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Preservation Maintenance

Historic Orchard Initiative

The National Park Service is one of the principal stewards of historic orchards in the United States. Many of these orchards date from the eighteenth, nineteenth, and early twentieth centuries and reflect important social trends of the country such as the migration and settlement patterns of immigrants, the development of commercial agriculture, and the growth of rural and urban economies.

Many of the orchards at national parks have direct associations with important people or events that shaped the history of our country, such as the Peach Orchard at Gettysburg National Military Park in Pennsylvania. Additionally, historic orchards in national parks often contain rare or unusual fruit varieties that may be the only surviving examples of their type. As repositories of great genetic variety, these historic orchards are important reservoirs of agricultural biodiversity. There is an urgent need to document historic orchards, determine their horticultural value, develop management objectives, and build the capacity of parks to effectively protect, preserve, and maintain these important resources. The Olmsted Center is working with partners to initiate a nationwide program to help property managers provide good stewardship for their historic orchards.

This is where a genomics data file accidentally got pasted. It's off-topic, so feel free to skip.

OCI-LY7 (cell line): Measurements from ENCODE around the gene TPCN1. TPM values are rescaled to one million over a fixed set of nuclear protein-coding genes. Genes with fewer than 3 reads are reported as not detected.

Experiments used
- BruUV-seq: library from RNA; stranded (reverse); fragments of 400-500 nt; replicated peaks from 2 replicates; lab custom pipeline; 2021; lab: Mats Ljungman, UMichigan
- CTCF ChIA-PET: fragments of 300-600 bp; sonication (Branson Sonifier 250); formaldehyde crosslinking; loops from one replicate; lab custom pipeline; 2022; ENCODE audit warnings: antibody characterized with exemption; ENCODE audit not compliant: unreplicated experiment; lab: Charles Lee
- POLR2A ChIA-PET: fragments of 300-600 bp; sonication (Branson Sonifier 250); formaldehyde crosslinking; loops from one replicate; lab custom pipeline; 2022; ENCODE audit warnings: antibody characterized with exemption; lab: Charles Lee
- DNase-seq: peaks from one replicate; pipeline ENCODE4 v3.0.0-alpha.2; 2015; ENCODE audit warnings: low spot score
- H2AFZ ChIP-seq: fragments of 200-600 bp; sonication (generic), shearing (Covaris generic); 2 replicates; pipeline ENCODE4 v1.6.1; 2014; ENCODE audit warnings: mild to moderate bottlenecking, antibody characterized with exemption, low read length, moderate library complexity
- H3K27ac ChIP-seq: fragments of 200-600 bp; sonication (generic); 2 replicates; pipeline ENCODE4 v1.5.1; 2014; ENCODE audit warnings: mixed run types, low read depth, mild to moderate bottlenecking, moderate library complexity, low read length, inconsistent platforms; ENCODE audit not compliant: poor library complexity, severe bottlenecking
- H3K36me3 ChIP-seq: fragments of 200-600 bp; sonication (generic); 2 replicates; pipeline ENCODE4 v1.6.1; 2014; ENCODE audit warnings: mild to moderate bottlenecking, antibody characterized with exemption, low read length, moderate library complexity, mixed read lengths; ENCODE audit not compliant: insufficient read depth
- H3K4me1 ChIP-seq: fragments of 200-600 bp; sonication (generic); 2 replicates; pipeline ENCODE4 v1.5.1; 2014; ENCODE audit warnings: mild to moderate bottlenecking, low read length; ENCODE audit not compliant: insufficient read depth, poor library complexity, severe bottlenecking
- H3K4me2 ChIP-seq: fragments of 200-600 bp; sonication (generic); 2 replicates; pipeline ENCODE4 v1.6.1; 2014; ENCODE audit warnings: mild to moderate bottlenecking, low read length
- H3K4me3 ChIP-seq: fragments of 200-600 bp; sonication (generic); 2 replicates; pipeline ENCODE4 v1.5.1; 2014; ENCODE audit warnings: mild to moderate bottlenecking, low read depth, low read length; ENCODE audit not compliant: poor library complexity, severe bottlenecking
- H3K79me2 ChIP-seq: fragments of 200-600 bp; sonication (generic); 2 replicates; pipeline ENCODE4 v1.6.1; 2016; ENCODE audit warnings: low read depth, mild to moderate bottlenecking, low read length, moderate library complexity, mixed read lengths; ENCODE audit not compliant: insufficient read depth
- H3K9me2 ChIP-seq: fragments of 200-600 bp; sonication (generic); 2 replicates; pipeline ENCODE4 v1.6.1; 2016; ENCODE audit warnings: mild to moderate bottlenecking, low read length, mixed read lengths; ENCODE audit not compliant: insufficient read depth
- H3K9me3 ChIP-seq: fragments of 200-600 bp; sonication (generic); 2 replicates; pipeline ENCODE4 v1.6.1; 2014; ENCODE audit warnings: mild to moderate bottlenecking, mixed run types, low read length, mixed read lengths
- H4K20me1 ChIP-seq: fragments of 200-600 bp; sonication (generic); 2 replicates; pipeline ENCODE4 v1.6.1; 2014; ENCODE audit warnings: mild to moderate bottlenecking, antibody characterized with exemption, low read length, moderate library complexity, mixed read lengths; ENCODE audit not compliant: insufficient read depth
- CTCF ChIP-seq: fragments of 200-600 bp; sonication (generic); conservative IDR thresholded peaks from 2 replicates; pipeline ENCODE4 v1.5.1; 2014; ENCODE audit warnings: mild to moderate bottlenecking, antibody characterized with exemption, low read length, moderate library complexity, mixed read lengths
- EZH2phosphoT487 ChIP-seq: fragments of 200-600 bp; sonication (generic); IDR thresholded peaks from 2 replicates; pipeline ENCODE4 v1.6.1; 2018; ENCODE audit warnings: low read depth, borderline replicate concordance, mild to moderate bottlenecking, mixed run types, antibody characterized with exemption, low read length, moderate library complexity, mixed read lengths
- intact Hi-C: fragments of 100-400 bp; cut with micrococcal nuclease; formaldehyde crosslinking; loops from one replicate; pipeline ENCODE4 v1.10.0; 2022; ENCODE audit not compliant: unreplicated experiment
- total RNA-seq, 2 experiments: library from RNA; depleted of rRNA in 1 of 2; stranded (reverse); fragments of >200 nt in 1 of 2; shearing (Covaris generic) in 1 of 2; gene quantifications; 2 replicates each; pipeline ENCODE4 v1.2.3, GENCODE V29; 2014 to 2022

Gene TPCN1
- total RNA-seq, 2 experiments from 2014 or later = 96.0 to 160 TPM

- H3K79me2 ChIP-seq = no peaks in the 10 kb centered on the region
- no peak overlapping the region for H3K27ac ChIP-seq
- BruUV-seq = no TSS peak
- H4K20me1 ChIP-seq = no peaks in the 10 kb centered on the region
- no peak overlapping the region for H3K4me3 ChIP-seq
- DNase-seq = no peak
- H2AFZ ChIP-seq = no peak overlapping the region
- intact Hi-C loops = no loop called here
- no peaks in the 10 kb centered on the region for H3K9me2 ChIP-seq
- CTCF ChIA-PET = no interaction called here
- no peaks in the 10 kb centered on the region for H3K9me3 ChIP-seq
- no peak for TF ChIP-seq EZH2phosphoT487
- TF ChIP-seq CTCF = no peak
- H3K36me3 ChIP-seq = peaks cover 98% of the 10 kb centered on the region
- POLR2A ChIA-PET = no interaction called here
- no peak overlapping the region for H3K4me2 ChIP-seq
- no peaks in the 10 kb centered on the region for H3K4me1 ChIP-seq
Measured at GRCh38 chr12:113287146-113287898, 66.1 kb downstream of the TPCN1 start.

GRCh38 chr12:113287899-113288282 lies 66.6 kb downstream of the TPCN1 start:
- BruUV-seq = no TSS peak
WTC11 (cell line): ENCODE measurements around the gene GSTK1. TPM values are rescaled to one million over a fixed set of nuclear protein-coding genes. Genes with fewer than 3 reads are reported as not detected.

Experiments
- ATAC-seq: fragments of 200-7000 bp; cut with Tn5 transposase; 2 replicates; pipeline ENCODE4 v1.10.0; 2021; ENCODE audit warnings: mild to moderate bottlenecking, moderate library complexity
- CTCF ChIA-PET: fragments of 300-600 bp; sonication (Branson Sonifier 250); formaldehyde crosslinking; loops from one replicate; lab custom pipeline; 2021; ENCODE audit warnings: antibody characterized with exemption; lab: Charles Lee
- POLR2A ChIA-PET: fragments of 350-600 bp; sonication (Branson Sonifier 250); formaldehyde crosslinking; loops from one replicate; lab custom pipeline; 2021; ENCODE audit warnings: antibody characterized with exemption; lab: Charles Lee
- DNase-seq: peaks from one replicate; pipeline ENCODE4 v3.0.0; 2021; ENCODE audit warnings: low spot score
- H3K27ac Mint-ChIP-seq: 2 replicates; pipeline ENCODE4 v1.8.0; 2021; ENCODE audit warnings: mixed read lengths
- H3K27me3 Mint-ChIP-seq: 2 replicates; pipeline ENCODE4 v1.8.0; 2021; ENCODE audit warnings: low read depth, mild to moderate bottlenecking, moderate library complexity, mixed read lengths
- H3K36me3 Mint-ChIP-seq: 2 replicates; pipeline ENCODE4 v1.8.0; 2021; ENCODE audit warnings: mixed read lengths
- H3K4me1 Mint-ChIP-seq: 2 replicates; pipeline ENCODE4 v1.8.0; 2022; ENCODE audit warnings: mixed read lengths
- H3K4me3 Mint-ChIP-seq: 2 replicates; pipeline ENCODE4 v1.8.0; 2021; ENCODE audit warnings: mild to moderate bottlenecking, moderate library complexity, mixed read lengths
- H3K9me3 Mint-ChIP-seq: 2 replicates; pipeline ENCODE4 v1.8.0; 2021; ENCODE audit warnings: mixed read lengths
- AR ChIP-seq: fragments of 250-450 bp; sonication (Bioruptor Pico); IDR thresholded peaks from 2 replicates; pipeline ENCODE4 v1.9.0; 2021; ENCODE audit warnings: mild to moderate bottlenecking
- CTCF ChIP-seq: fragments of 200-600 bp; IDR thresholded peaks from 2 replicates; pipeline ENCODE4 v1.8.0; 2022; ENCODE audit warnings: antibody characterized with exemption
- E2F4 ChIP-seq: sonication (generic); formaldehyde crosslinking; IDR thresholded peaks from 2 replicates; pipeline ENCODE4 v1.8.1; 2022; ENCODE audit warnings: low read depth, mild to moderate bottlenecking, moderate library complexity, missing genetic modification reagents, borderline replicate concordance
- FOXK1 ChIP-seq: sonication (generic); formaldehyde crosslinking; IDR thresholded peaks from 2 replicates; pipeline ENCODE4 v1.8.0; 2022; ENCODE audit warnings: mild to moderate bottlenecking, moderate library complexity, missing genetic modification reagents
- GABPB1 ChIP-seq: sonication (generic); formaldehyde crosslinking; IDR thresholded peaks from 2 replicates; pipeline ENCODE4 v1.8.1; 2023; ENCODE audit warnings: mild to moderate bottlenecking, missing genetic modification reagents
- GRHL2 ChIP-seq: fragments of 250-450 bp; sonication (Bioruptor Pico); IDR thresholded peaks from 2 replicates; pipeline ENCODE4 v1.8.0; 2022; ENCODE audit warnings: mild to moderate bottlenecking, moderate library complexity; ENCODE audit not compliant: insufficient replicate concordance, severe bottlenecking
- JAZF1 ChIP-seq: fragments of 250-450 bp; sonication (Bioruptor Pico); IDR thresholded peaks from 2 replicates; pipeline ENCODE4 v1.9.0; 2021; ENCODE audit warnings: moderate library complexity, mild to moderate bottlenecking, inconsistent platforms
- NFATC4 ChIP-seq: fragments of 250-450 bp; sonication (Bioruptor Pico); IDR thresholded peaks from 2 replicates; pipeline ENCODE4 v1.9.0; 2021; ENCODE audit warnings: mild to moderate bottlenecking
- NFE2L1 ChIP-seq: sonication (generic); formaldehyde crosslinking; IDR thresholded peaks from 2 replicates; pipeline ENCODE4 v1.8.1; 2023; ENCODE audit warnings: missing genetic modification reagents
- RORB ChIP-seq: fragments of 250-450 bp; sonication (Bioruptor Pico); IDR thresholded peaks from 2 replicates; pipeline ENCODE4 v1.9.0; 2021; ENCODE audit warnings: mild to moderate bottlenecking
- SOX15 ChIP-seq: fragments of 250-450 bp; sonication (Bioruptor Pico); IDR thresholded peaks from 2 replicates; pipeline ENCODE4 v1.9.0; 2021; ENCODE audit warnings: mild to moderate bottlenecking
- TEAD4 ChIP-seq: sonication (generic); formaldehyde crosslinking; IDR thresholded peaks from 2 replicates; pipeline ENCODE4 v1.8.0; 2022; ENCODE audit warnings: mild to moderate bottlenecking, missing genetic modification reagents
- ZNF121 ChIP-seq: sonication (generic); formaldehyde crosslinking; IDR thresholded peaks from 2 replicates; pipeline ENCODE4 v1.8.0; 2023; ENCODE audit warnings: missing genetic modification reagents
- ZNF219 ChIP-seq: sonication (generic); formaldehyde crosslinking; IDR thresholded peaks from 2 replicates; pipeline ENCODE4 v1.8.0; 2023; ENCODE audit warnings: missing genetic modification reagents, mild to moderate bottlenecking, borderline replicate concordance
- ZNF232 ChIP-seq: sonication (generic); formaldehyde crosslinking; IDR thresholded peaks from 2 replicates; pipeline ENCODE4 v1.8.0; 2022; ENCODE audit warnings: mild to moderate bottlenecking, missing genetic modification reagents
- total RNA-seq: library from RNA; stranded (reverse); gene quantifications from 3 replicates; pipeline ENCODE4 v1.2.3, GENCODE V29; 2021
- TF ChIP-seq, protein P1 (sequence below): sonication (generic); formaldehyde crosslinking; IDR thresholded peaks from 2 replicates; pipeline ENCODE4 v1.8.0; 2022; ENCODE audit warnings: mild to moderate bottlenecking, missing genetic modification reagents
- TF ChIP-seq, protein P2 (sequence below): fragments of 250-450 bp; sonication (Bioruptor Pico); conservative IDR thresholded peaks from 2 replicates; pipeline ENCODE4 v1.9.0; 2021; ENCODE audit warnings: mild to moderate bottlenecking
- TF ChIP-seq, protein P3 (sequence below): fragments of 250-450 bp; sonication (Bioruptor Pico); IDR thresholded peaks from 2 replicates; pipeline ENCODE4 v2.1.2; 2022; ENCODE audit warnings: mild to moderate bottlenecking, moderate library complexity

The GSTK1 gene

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• Develop a web page to share information on orchard history, significance, and management

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(Photo) Inventorying apples from the historic orchard at Adams National Historic Site in Quincy, Massachusetts